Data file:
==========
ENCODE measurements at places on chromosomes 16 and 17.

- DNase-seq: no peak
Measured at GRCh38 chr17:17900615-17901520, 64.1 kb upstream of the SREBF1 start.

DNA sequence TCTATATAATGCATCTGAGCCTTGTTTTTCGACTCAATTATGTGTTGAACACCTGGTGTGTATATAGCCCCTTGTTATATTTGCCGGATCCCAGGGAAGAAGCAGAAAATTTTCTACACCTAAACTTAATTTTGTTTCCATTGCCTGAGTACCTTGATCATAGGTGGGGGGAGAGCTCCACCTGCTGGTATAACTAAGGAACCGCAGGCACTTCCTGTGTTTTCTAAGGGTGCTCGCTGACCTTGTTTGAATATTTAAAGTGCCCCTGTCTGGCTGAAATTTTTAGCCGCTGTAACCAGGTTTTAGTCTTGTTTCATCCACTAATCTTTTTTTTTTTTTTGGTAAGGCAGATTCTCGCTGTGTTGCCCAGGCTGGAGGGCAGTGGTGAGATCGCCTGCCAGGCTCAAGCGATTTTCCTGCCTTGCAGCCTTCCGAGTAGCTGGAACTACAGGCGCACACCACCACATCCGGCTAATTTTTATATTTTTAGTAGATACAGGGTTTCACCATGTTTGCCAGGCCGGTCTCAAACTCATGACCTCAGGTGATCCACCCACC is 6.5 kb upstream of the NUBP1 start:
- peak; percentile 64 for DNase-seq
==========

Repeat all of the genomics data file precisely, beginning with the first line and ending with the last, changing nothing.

ENCODE measurements at places on chromosomes 16 and 17.

- DNase-seq: no peak
Measured at GRCh38 chr17:17900615-17901520, 64.1 kb upstream of the SREBF1 start.

DNA sequence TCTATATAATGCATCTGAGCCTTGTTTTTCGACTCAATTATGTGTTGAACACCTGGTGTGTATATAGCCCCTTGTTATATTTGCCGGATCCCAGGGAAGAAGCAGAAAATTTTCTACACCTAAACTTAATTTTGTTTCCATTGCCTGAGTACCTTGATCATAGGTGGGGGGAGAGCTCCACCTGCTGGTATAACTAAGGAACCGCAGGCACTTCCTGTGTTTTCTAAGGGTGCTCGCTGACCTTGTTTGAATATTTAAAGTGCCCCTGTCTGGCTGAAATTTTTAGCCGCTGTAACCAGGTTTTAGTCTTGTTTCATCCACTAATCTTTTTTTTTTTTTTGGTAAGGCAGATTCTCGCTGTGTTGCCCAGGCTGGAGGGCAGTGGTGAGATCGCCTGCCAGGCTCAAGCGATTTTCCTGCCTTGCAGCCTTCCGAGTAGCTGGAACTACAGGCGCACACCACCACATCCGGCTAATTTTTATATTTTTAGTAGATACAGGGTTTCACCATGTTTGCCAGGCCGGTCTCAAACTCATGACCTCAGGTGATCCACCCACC is 6.5 kb upstream of the NUBP1 start:
- peak; percentile 64 for DNase-seq